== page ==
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metallic gray
General properties
Name, symbol, number lead, Pb, 82
Pronunciation /ˈlɛd/ LED
Element category post-transition metal
Group, period, block 146, p
Standard atomic weight 207.2 g·mol−1
Electron configuration [Xe] 4f14 5d10 6s2 6p2
Electrons per shell 2, 8, 18, 32, 18, 4 (Image)
Physical properties
Phase solid
Density (near r.t.) 11.34 g·cm−3
Liquid density at m.p. 10.66 g·cm−3
Melting point 600.61 K, 327.46 °C, 621.43 °F
Boiling point 2022 K, 1749 °C, 3180 °F
Heat of fusion 4.77 kJ·mol−1
Heat of vaporization 179.5 kJ·mol−1
Specific heat capacity (25 °C) 26.650 J·mol−1·K−1
Vapor pressure
P (Pa) 1 10 100 1 k 10 k 100 k
at T (K) 978 1088 1229 1412 1660 2027
Atomic properties
Oxidation states 4, 3, 2, 1

(Amphoteric oxide)

Electronegativity 2.33 (Pauling scale)
Ionization energies 1st: 715.6 kJ·mol−1
2nd: 1450.5 kJ·mol−1
3rd: 3081.5 kJ·mol−1
Atomic radius 175 pm
Covalent radius 146±5 pm
Van der Waals radius 202 pm
Crystal structure face-centered cubic
Magnetic ordering diamagnetic
Electrical resistivity (20 °C) 208 nΩ·m
Thermal conductivity (300 K) 35.3 W·m−1·K−1
Thermal expansion (25 °C) 28.9 µm·m−1·K−1
Speed of sound (thin rod) (r.t.) (annealed)
1190 m·s−1
Young's modulus 16 GPa
Shear modulus 5.6 GPa
Bulk modulus 46 GPa
Poisson ratio 0.44
Mohs hardness 1.5
Brinell hardness 38.3 MPa
CAS registry number 7439-92-1
Most stable isotopes
Main article: Isotopes of lead
iso NA half-life DM DE (MeV) DP
204Pb 1.4% >1.4×1017 y α 1.972 200Hg
205Pb syn 1.53×107 y ε 0.051 205Tl
206Pb 24.1% 206Pb is stable with 124 neutrons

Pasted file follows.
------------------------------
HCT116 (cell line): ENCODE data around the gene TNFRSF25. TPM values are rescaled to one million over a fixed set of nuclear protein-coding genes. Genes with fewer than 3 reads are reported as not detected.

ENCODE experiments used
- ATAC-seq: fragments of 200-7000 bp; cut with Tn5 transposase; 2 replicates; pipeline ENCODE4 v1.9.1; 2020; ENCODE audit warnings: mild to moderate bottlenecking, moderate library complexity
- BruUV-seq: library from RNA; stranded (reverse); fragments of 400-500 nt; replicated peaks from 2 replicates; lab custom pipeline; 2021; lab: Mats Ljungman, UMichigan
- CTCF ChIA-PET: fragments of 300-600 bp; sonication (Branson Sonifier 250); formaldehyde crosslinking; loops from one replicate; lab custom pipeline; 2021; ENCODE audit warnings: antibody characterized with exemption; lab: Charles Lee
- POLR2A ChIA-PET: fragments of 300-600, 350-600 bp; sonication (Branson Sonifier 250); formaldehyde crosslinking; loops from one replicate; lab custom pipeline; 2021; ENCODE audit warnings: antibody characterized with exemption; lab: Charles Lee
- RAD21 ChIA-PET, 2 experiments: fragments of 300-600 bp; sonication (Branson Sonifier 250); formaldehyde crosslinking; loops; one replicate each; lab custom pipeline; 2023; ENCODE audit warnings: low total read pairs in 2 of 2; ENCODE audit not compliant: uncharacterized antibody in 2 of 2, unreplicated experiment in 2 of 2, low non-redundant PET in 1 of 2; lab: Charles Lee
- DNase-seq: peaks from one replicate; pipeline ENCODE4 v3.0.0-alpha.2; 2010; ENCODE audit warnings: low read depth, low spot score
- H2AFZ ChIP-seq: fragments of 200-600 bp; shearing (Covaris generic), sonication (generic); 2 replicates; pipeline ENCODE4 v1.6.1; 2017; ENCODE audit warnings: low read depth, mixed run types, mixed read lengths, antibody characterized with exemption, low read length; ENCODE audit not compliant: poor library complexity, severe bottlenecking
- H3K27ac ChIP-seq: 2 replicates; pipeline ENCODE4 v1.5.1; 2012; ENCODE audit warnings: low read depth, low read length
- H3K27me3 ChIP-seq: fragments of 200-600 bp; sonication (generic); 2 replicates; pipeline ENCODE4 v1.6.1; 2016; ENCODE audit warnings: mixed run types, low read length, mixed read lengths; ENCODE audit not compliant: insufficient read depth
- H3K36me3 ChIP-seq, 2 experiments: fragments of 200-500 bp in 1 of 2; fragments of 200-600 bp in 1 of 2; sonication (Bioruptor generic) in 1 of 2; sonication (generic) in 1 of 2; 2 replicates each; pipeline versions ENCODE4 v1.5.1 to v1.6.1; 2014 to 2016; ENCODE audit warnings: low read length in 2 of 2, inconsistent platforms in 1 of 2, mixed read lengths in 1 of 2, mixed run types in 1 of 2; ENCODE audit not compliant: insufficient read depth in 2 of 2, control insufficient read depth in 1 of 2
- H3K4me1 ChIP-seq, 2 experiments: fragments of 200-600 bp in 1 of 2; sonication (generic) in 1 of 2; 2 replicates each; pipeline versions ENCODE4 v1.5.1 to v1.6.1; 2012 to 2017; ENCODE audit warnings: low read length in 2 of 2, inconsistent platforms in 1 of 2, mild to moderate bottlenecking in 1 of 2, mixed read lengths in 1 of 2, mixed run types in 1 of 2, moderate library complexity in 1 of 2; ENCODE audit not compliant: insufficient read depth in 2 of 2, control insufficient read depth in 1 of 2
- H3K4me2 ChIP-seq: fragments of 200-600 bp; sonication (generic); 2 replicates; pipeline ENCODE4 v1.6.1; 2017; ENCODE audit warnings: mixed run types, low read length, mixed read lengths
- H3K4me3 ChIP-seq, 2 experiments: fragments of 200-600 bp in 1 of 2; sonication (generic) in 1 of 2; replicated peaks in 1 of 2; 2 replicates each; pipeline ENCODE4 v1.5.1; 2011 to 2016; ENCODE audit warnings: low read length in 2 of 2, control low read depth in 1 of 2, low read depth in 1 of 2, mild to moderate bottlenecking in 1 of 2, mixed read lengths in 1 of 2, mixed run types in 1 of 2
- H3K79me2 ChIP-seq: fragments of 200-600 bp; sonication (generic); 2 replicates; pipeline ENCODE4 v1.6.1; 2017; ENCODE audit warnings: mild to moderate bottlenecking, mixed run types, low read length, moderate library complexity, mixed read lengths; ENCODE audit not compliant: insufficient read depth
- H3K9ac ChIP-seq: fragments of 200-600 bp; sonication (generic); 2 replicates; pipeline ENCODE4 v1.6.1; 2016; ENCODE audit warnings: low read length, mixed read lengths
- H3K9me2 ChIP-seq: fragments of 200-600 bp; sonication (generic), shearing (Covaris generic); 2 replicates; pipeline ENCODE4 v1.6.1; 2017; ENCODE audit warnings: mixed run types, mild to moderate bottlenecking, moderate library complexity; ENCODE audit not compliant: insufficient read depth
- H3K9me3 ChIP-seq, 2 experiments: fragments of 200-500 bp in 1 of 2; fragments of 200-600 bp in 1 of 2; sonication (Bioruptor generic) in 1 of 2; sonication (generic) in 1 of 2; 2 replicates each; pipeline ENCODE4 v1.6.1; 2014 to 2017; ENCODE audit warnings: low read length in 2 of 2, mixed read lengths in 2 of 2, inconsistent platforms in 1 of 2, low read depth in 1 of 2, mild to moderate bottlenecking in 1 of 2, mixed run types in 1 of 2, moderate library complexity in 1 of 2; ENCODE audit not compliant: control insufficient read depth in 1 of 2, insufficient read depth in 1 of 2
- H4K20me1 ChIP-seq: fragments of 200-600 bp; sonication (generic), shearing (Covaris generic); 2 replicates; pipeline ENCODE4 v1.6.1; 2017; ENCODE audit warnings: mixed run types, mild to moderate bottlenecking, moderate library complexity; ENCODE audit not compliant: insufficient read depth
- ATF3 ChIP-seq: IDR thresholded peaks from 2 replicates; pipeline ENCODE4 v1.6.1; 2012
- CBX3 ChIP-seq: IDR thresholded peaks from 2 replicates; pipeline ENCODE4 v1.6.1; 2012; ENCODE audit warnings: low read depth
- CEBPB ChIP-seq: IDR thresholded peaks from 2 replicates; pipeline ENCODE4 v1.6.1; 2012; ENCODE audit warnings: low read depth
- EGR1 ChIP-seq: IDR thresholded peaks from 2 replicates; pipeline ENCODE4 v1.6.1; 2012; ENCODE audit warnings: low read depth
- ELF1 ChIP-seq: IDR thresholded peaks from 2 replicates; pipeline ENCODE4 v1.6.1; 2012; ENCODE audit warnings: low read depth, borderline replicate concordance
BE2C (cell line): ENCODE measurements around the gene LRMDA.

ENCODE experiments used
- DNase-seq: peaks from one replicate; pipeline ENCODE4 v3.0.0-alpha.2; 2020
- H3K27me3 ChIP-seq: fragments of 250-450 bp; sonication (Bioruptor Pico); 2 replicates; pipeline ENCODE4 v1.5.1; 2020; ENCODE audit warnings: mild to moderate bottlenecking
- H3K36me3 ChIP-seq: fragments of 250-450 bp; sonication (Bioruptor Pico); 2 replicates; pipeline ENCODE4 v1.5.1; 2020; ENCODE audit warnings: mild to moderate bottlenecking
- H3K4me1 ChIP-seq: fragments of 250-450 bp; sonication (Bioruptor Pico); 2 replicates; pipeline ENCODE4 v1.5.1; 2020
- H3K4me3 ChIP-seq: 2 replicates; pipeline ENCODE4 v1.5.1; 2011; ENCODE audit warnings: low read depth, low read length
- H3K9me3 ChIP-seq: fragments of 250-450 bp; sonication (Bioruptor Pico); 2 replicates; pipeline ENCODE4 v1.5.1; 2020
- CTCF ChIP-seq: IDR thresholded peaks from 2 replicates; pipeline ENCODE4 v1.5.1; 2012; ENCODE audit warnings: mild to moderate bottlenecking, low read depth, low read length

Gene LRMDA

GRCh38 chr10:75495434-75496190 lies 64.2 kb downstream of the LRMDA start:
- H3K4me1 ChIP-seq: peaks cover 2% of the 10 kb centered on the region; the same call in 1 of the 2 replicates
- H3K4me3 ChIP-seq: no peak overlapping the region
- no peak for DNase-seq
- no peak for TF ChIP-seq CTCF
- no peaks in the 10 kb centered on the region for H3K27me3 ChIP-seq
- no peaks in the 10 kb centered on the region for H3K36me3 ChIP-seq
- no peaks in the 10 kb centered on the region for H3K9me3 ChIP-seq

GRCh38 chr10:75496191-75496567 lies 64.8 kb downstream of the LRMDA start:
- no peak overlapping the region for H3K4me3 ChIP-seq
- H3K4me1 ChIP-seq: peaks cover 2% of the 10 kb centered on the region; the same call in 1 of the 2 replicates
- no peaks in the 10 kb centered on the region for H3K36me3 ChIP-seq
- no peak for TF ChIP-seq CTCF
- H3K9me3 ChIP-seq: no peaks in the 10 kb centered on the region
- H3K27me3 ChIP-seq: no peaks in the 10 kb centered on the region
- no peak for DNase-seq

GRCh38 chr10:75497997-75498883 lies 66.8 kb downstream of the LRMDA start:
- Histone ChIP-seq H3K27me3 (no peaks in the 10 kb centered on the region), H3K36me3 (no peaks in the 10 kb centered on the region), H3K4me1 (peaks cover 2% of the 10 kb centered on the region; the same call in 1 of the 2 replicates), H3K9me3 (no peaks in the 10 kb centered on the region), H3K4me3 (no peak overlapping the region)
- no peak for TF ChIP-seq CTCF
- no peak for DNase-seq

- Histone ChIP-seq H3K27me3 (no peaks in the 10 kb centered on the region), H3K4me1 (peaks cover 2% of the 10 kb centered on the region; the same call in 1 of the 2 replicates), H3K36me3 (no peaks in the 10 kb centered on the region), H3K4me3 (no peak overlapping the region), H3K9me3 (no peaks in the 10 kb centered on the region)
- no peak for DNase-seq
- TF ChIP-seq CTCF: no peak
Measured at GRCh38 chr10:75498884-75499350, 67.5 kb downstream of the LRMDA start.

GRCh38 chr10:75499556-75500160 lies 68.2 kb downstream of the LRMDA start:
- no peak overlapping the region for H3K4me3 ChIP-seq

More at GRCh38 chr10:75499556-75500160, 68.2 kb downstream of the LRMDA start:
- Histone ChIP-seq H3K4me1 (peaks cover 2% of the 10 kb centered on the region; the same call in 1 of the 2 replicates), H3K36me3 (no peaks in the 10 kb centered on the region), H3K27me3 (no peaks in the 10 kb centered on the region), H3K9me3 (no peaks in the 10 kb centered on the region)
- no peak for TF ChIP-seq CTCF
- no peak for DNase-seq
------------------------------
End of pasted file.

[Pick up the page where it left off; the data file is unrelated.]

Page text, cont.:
207Pb 22.1% 207Pb is stable with 125 neutrons
208Pb 52.4% >2×1019 y α 0.5188 204Hg
210Pb trace 22.3 y α 3.792 206Hg
β 0.064 210Bi

Lead (pronounce: "lehd") is a chemical element. Its chemical symbol is Pb, which comes from plumbum, the Latin word for lead.[1] Its atomic number is 82, atomic mass is 207.2 and has a melting point of 327.8°C. It is a very poisonous and heavy metal.


Physical properties

Lead powder burning

Lead is a shiny, gray-blue poor metal. It gets tarnished easily to a dull gray color. It is soft and malleable. It is very shiny when it is melted. It is very heavy. It is very corrosion-resistant. It is made stronger by adding antimony or calcium. It can form an alloy with sodium. It is toxic to people and animals when swallowed.

Chemical properties

Flame test for lead

Lead burns in air with a grayish-white flame, making toxic fumes of lead(II) oxide. Only the surface is corroded by air. It dissolves in nitric acid to make lead(II) nitrate. It does not dissolve in sulfuric or hydrochloric acid. It reacts with sodium nitrate to make lead(II) oxide and sodium nitrite. It reacts with chlorine to make lead(II) chloride. Lead(II) oxide reacts with lead sulfide to make lead metal and sulfur dioxide.

Chemical compounds

Lead makes chemical compounds in two main oxidation states: +2 and +4. +2 compounds, also known as lead(II) compounds or plumbous compounds, are weak oxidizing agents. +4 compounds, also known as lead(IV) compounds or plumbic compounds, are strong oxidizing agents. Lead compounds are toxic just like the element. The lead halides do not dissolve in water. Lead(IV) oxide is the most common lead(IV) compound. It is a black solid. The lead oxides are all colored, while the other salts are white or colorless. Lead nitrate and lead(II) acetate are the soluble compounds of lead.